In the past few days, I've been thinking a lot about Dungeons and Dragons, about how each edition's strengths and weaknesses. Maybe I'm just prone to daydreaming and should be doing something more productive with my time, but that detail hasn't stopped me for 32 years and it won't stop me now.
This past weekend, in my bi-weekly game, I threw in an encounter that I wasn't certain the party could overcome. Or in other words, I knew when I designed it that the monsters weren't balanced against the PCs. In fact the encounter was very unbalanced in the monsters' favor. That is, if the PCs simply chose to skirmish them and fight them conventionally. Indeed, on the first round, the PCs did exactly that. And realized the creatures' Damage Reduction made them almost invulnerable to all but the most focused and lucky attacks. On paper, the fight had all the makings of a Total Party Kill.
What I learned was that this imbalance, this unfair advantage in the monsters' favor added a huge element of dramatic tension to the entire combat. Everybody had to coordinate, think outside the box, and invent - on the fly - tactics and strategies to neutralize the horrors. Because these desperate measures offered no guarantee of success, the excitement was heightened. Every roll of the dice held dire consequences in the balance. And when the party ultimately prevailed, there was a huge sense of victory. Of overcoming long odds. It was and remains pretty clear that the encounter could easily have gone the other way, and that the next game session might have been one of rolling up new characters.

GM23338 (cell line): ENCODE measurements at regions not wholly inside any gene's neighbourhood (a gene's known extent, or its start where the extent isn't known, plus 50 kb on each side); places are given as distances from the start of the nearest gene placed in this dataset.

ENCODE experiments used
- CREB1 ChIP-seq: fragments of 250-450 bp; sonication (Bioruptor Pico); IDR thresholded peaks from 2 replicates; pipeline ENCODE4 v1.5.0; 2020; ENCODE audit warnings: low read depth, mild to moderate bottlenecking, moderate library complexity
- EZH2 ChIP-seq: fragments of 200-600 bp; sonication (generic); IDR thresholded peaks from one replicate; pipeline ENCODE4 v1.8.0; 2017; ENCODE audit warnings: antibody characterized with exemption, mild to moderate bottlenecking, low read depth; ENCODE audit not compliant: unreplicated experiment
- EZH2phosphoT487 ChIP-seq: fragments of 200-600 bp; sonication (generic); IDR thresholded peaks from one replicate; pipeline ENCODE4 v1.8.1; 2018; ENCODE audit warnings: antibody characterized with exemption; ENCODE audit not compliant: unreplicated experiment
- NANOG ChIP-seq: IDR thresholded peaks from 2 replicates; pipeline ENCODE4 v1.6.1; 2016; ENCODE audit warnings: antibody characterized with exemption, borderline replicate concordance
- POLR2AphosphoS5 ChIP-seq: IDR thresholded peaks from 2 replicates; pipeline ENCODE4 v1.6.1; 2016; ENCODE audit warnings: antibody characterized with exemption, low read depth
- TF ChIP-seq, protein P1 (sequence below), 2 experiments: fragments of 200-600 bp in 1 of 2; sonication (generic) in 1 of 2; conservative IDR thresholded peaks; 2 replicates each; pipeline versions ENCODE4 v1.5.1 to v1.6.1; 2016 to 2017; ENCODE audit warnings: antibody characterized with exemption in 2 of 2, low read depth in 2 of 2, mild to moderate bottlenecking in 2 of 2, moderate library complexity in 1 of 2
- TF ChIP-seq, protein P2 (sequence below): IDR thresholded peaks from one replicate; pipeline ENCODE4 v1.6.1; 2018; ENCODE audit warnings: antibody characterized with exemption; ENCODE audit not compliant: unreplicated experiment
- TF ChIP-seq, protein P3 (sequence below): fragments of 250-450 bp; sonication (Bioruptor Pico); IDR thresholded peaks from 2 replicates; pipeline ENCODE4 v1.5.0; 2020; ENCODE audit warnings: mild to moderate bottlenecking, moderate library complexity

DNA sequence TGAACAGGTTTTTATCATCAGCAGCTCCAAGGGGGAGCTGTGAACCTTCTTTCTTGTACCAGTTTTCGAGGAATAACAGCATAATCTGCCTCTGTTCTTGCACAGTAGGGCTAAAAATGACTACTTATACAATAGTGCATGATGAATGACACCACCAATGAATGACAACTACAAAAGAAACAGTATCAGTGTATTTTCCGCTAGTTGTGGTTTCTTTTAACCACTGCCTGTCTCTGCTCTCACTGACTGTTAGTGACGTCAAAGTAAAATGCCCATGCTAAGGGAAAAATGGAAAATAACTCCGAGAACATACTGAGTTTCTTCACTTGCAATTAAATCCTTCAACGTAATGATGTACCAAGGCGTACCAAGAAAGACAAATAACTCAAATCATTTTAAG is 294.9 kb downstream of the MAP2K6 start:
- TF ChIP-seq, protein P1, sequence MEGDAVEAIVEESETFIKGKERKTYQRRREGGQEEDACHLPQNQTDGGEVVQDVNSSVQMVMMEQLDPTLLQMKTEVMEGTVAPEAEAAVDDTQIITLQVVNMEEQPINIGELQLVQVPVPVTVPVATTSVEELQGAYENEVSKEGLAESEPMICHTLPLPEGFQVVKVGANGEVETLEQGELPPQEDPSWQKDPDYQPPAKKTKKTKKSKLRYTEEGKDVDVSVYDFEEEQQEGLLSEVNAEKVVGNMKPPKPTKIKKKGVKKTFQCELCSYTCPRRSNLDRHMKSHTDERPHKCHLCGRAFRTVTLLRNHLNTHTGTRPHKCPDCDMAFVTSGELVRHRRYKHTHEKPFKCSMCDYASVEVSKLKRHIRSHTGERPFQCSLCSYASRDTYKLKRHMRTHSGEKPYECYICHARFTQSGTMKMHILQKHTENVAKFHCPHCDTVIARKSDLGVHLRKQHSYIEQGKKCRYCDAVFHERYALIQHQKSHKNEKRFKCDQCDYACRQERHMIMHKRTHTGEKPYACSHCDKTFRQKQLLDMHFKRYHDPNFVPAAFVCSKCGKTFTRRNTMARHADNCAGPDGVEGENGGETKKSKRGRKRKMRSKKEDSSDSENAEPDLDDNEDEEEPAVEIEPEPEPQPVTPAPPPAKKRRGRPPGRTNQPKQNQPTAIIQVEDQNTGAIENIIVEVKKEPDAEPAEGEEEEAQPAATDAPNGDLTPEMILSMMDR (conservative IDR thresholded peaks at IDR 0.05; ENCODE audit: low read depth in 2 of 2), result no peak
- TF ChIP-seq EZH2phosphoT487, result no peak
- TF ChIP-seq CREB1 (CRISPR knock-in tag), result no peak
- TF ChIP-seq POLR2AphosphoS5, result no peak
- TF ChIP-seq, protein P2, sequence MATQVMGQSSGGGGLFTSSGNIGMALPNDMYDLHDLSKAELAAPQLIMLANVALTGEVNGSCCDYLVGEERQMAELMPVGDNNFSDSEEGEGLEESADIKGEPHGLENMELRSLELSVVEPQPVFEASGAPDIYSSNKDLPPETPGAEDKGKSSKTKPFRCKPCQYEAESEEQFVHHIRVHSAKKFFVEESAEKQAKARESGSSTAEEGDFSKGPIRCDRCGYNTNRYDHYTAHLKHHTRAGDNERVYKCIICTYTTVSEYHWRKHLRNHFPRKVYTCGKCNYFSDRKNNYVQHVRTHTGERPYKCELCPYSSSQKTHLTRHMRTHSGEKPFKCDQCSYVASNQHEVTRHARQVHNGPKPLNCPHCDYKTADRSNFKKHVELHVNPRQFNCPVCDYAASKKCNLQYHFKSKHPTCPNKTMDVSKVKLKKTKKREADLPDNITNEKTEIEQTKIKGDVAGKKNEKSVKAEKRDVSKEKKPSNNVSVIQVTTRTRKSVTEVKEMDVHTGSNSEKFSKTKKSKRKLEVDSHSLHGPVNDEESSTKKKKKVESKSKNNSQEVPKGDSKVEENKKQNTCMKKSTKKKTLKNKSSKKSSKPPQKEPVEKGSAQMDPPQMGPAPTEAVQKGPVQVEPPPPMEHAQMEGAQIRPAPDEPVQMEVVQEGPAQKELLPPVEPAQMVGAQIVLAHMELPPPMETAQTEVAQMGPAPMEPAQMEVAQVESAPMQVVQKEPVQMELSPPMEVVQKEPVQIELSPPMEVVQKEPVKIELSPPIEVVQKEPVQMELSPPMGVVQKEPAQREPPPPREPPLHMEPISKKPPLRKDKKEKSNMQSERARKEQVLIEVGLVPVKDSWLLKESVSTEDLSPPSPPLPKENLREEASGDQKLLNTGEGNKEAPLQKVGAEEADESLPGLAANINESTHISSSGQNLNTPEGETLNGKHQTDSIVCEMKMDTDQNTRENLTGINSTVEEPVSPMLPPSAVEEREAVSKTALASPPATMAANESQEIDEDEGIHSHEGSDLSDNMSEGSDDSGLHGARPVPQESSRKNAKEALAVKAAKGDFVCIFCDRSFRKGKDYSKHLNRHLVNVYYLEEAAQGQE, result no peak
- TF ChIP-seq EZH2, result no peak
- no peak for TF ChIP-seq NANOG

Which brings me to the concept of an "Elegant Imbalance" in game design. By making the tools of an encounter too predictable, that is, making the odds too measured, the encounter loses dramatic tension. If the numbers and mechanics are too clear, if it is too obvious that the group will be fine if it has all the bases covered and if every weakeness has a compensating strength, then all the dice rolling and arithmatic becomes an exercise in weighing odds. A group of PCs engaged in a balanced encounter are almost assured of victory, and even a string of encounters, where party resources are expended at a steady rate, becomes a calculated string of victories. Defeat becomes a feature of bad luck, of the dice being fickle.
The point I'm trying to make is that, the rules of the game should support encounter design as an inexact science. Not random, or arbitrary, but hold within it the real possibility that despite a well-planned and executed strategy, defeat and death remain a strong possibility. Sometimes, that uncertainy should affect the DM as well, not-knowing if they may have, in the effort to create an exciting story, doomed their heroes to glorious defeat and death.
I've been a DM for over three decades now. I've been fortunate enough to run more adventues and campaigns than I can easily count. Out of all of them, those times when the entire party of adventurers perished, either by going in over thier head, or because they ran afoul of an unbalanced encounter are among the most memorable. My friends and I still tell stories about these defeats years and even decades later.